CHAPTER (XVI) XVIII. VII. Works done by unregenerate men, although they may be things which God commands, and of good use both to themselves and others; and while their neglect of such things is sinful, and displeasing unto God, yet because they proceed not from a heart purified by faith; nor are done in a right manner, according to the Word; nor to a right end, the glory of God; they are there. fore not free from sin, and cannot be accepted of God, or make a man meet to receive grace from God.

CHAPTER (XXI) XXIII.
OF RELIGIOUS WORSHIP AND THE SABBATH DAY.

IV. Prayer is to be made for things lawful; for the forgiveness of all sins, except the sin unto death; and for all sorts of men liv. ing, or that shall live hereafter; but not for the dead.

OF LAWFUL OATHS AND VOWS.

CHAPTER (XXII) XXIV. VII. No man may vow to do anything forbidden in the Word of God, or what would hinder any duty therein commanded, or which is not in his own power, and for the performance whereof he hath no promise or ability from God. In which respects, (popish) monastical vows of perpetual single life, professed poverty, and regular obedience, are so far from being degrees of higher perfection, that they are superstitious and sinful snares, in which no Christian may entangle himself.

The word popish, in line 5, was stricken out, so as to read "monastical vows," etc.

CHAPTER (XXIII) XXV. OF THE CIVIL MAGISTRATE. III. Civil magistrates may not assume to themselves the administration of the Word and sacraments; or the power of the keys of the kingdom of Heaven; or, in the least, interfere in matters of faith. Yet, as nursing fathers, it is the duty of civil magistrates to protect the Church of our common Lord, without giving the preference to any denomination of Christians above the rest, in such a manner, that all ecclesiastical persons whatever shall enjoy the full, free, and unquestioned liberty of discharging every part of their sacred functions, without violence or danger. And, as Jesus Christ hath appointed a regular government and discipline in His Church, no law of any commonwealth should interfere with, let, or hinder the due exercise thereof among the voluntary members of any denomination of Christians, according to their own profession and belief. It is the duty of civil magistrates to protect the person and good name of all their people, in such an effectual manner as that no person be suffered, either upon pretense of religion or infidelity, to offer any indignity, violence, abuse, or injury to any other person whatsoever; and to take order, that all religious and ecclesiastical assemblies be held with. ont molestation or disturbance.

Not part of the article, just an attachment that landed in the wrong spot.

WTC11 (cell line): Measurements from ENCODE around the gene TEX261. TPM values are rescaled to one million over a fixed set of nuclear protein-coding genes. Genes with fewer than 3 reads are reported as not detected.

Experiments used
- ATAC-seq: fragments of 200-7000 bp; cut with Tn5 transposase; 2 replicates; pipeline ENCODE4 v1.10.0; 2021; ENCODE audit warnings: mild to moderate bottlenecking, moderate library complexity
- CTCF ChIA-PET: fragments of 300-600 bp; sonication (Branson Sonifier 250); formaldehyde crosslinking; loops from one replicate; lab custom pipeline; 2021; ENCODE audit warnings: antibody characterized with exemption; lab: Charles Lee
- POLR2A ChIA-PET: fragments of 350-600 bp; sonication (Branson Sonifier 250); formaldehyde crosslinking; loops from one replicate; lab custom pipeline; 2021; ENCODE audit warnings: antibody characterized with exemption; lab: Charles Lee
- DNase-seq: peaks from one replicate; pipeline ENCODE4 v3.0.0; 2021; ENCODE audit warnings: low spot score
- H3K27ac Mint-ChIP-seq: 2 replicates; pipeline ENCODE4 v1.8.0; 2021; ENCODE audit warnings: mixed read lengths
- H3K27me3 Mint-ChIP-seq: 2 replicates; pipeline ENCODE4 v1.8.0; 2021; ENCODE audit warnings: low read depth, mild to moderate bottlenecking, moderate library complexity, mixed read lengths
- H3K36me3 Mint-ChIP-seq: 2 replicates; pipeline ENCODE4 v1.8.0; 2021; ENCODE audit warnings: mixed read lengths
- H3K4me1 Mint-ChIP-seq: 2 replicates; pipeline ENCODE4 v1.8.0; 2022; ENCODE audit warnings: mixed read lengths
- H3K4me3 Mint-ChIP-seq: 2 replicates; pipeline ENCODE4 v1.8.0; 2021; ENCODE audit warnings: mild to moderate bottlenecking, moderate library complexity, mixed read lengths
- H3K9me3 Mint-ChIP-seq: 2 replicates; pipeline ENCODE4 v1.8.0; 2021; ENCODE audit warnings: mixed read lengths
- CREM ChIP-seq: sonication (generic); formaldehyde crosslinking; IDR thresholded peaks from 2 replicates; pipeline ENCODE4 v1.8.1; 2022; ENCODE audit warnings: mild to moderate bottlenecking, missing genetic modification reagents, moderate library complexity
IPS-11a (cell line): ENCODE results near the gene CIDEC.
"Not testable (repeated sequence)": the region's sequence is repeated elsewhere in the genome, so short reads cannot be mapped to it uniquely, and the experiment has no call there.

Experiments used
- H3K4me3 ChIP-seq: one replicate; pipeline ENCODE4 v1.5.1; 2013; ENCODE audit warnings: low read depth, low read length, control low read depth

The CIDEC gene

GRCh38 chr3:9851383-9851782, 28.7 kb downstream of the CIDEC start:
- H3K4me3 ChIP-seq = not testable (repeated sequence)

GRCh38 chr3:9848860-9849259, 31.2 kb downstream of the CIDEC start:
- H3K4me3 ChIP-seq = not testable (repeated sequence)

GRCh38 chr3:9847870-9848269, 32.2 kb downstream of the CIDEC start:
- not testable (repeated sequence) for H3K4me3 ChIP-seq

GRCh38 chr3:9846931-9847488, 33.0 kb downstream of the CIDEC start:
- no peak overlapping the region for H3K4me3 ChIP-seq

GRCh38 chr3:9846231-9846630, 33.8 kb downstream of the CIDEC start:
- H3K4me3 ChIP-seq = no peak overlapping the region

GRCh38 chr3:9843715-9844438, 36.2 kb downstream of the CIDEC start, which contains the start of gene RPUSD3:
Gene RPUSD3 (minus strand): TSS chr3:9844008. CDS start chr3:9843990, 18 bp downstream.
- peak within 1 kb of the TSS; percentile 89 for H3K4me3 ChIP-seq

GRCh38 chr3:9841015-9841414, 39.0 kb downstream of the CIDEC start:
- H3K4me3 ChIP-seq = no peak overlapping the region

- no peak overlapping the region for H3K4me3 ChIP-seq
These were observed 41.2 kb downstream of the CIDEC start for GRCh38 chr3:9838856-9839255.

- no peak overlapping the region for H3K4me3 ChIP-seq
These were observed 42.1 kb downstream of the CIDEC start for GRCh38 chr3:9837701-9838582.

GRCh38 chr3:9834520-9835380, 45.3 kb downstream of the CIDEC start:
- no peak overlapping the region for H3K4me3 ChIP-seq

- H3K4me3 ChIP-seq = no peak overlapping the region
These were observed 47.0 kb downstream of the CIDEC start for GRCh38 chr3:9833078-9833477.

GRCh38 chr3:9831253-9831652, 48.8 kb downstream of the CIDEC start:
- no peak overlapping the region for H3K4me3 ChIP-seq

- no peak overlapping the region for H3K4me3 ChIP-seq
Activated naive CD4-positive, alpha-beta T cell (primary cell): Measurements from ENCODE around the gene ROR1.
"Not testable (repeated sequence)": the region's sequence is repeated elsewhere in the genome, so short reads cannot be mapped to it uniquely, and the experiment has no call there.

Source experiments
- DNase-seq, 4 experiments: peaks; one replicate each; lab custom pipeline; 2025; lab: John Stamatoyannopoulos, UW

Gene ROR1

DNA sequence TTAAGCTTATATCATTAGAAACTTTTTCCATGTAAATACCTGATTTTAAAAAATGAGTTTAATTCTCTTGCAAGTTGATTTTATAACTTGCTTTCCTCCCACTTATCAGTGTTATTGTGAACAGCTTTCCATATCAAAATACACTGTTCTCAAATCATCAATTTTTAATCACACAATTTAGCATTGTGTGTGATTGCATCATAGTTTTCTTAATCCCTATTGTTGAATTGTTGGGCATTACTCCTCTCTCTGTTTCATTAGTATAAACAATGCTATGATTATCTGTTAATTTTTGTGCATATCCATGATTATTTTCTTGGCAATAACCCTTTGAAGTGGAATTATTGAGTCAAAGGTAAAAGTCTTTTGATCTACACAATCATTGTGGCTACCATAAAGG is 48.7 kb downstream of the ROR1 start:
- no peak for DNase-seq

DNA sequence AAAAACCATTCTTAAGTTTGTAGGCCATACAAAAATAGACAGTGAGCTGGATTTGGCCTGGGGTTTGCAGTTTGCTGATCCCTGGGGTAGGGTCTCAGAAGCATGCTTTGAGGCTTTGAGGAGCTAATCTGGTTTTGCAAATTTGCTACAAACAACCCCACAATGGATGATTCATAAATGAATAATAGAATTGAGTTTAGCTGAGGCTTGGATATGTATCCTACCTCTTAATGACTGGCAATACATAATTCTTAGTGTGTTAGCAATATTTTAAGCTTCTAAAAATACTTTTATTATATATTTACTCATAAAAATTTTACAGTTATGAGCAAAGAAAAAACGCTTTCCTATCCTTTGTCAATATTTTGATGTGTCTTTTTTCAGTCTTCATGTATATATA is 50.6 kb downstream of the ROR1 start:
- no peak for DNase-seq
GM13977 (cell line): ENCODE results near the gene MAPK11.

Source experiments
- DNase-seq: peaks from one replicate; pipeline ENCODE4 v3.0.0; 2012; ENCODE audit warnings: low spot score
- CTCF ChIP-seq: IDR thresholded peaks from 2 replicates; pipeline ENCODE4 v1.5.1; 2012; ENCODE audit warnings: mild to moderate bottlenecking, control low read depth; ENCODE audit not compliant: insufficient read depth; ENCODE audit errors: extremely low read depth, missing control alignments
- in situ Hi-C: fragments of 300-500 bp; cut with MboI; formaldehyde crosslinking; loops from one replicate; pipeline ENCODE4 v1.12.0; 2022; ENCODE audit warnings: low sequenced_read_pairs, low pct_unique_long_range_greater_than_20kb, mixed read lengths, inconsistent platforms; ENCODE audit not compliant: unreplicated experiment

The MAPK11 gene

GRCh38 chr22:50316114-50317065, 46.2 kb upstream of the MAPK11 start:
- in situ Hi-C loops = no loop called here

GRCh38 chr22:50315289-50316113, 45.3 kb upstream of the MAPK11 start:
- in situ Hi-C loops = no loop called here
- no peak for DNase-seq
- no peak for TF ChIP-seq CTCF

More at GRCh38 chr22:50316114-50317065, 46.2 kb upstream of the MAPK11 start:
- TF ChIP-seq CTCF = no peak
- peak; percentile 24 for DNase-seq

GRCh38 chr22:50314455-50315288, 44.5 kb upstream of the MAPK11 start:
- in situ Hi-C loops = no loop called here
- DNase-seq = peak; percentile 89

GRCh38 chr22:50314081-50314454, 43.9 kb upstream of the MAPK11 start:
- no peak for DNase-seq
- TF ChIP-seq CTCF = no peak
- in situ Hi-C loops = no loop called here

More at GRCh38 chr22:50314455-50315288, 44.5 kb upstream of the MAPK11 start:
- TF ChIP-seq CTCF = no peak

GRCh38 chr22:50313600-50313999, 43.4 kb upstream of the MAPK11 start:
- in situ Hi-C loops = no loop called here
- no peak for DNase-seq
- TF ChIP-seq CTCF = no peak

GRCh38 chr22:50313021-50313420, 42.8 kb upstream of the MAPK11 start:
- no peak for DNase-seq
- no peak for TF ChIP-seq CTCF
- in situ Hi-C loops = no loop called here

The words, “as nursing fathers," line 5, were stricken out.

CHAPTER (XXIV) XXVI. OF MARRIAGE AND DIVORCE. III. It is lawful for all sorts of people to marry who are able with judgment to give their consent, yet it is the duty of Christians to marry only in the Lord. And, therefore, such as profess the true religion should not marry with infidels, nor with the adherents of false religions, neither should such as are godly be unequally yoked, by marrying with such as are notoriously wicked in their life.

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VI. There is no other head of the Church but the Lord Jesus Christ, and the claim of the Pope of Rome to be the vicar of Christ, and the head of the Church universal, is without warrant in Scrip. ture or in fact; and is a usurpation dishonoring to the Loril Jesus Christ.

CHAPTER (XXIX) XXXI. OF THE LORD'S SUPPER. II. In this sacrament, Christ is not offered up to His Father, nor any real sacrifice made at all, for remission of sins of the quick or dead; but only a commemoration of that one offering up of Himself, by Himself, upon the cross, once for all, and a spiritual oblation of all possible praise unto God for the same; so that the Roman Catholic doctrine of the sacrifice of the mass is most abominably injurious to Christ's one only sacrifice for sin.